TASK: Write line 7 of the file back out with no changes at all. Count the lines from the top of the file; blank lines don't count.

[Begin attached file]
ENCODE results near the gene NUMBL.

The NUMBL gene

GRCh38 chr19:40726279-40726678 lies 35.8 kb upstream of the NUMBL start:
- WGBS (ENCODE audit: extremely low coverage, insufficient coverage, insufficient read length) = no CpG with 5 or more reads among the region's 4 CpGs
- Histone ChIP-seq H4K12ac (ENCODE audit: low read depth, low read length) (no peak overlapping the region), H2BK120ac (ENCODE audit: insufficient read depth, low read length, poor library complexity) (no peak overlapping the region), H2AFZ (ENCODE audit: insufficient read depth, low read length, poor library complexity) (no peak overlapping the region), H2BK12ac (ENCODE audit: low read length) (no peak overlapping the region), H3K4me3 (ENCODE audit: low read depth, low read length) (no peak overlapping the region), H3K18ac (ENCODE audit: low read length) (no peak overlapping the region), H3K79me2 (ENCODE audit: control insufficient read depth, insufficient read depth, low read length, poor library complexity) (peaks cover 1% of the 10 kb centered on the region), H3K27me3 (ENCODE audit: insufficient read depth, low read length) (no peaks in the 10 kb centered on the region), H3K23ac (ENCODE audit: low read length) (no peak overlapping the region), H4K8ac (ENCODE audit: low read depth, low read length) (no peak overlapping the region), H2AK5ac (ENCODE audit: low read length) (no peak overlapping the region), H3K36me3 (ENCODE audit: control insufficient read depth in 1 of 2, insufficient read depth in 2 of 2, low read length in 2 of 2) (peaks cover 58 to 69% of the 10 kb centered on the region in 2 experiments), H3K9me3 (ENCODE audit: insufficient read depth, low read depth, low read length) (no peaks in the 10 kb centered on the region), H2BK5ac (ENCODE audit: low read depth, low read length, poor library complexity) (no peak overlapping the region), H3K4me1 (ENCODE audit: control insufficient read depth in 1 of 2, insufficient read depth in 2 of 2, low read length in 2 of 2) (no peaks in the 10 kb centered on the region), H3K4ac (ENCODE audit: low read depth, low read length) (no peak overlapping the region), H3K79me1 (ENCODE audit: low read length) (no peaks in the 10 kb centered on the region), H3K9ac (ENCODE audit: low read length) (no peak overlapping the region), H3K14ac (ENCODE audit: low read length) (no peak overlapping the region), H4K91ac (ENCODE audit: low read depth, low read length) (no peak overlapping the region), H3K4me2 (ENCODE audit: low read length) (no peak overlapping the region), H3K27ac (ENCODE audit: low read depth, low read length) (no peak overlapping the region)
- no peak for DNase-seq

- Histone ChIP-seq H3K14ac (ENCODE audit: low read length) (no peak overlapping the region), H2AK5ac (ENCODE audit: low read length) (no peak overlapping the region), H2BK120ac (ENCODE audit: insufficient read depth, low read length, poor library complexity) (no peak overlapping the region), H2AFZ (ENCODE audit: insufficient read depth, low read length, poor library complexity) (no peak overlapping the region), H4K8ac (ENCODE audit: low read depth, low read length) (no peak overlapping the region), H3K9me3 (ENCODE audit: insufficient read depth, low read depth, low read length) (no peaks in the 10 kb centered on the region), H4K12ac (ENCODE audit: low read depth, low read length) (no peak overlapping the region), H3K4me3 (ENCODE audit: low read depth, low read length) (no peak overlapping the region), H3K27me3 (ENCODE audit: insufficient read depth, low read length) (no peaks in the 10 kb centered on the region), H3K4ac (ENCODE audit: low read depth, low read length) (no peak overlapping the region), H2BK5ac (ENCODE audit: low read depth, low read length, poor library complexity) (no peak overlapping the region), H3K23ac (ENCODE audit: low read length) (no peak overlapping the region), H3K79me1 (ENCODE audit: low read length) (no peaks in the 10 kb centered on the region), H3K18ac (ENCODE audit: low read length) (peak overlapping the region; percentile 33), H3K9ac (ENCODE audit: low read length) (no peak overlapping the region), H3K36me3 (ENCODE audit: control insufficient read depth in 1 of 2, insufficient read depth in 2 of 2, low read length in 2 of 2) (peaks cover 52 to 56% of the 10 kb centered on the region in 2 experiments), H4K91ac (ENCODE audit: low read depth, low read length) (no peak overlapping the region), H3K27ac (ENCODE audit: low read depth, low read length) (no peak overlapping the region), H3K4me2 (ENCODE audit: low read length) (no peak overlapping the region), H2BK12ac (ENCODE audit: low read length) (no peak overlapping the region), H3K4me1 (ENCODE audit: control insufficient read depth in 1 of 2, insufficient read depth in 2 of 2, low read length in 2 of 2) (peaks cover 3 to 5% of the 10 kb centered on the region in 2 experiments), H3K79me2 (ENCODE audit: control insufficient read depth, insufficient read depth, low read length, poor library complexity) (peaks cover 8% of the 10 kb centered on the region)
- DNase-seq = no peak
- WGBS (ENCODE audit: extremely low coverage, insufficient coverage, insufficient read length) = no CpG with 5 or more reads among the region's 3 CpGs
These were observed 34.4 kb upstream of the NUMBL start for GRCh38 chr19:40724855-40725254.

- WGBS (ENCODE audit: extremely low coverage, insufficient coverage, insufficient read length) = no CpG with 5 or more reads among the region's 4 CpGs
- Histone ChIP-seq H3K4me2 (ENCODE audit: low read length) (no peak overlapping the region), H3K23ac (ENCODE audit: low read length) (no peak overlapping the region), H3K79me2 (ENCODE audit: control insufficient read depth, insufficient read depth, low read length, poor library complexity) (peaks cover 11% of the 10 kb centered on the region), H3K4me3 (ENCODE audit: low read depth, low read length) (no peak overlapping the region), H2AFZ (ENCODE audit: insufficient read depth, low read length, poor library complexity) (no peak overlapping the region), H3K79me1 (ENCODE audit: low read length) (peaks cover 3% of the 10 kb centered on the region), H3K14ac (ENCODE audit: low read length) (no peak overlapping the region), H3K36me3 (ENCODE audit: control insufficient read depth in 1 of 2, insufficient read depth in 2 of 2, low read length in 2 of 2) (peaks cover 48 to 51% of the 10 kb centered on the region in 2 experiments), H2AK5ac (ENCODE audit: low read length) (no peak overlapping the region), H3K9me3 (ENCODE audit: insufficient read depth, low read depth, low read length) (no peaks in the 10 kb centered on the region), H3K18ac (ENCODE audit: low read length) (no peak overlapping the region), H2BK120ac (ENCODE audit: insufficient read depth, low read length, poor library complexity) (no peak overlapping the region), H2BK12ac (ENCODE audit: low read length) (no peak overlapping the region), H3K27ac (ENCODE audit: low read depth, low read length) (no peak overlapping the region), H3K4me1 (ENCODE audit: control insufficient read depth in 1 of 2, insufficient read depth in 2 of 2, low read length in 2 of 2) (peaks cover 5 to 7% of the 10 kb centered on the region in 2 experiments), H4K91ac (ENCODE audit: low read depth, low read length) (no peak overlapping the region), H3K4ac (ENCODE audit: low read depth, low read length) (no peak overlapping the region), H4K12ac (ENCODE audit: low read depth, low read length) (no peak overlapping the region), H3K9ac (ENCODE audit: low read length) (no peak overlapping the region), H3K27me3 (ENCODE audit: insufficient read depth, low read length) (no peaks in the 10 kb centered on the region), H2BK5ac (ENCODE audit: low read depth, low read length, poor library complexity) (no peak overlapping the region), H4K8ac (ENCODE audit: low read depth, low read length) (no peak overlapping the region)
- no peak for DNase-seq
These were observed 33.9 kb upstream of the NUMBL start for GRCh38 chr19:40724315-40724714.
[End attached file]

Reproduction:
- Histone ChIP-seq H3K14ac (ENCODE audit: low read length) (no peak overlapping the region), H2AK5ac (ENCODE audit: low read length) (no peak overlapping the region), H2BK120ac (ENCODE audit: insufficient read depth, low read length, poor library complexity) (no peak overlapping the region), H2AFZ (ENCODE audit: insufficient read depth, low read length, poor library complexity) (no peak overlapping the region), H4K8ac (ENCODE audit: low read depth, low read length) (no peak overlapping the region), H3K9me3 (ENCODE audit: insufficient read depth, low read depth, low read length) (no peaks in the 10 kb centered on the region), H4K12ac (ENCODE audit: low read depth, low read length) (no peak overlapping the region), H3K4me3 (ENCODE audit: low read depth, low read length) (no peak overlapping the region), H3K27me3 (ENCODE audit: insufficient read depth, low read length) (no peaks in the 10 kb centered on the region), H3K4ac (ENCODE audit: low read depth, low read length) (no peak overlapping the region), H2BK5ac (ENCODE audit: low read depth, low read length, poor library complexity) (no peak overlapping the region), H3K23ac (ENCODE audit: low read length) (no peak overlapping the region), H3K79me1 (ENCODE audit: low read length) (no peaks in the 10 kb centered on the region), H3K18ac (ENCODE audit: low read length) (peak overlapping the region; percentile 33), H3K9ac (ENCODE audit: low read length) (no peak overlapping the region), H3K36me3 (ENCODE audit: control insufficient read depth in 1 of 2, insufficient read depth in 2 of 2, low read length in 2 of 2) (peaks cover 52 to 56% of the 10 kb centered on the region in 2 experiments), H4K91ac (ENCODE audit: low read depth, low read length) (no peak overlapping the region), H3K27ac (ENCODE audit: low read depth, low read length) (no peak overlapping the region), H3K4me2 (ENCODE audit: low read length) (no peak overlapping the region), H2BK12ac (ENCODE audit: low read length) (no peak overlapping the region), H3K4me1 (ENCODE audit: control insufficient read depth in 1 of 2, insufficient read depth in 2 of 2, low read length in 2 of 2) (peaks cover 3 to 5% of the 10 kb centered on the region in 2 experiments), H3K79me2 (ENCODE audit: control insufficient read depth, insufficient read depth, low read length, poor library complexity) (peaks cover 8% of the 10 kb centered on the region)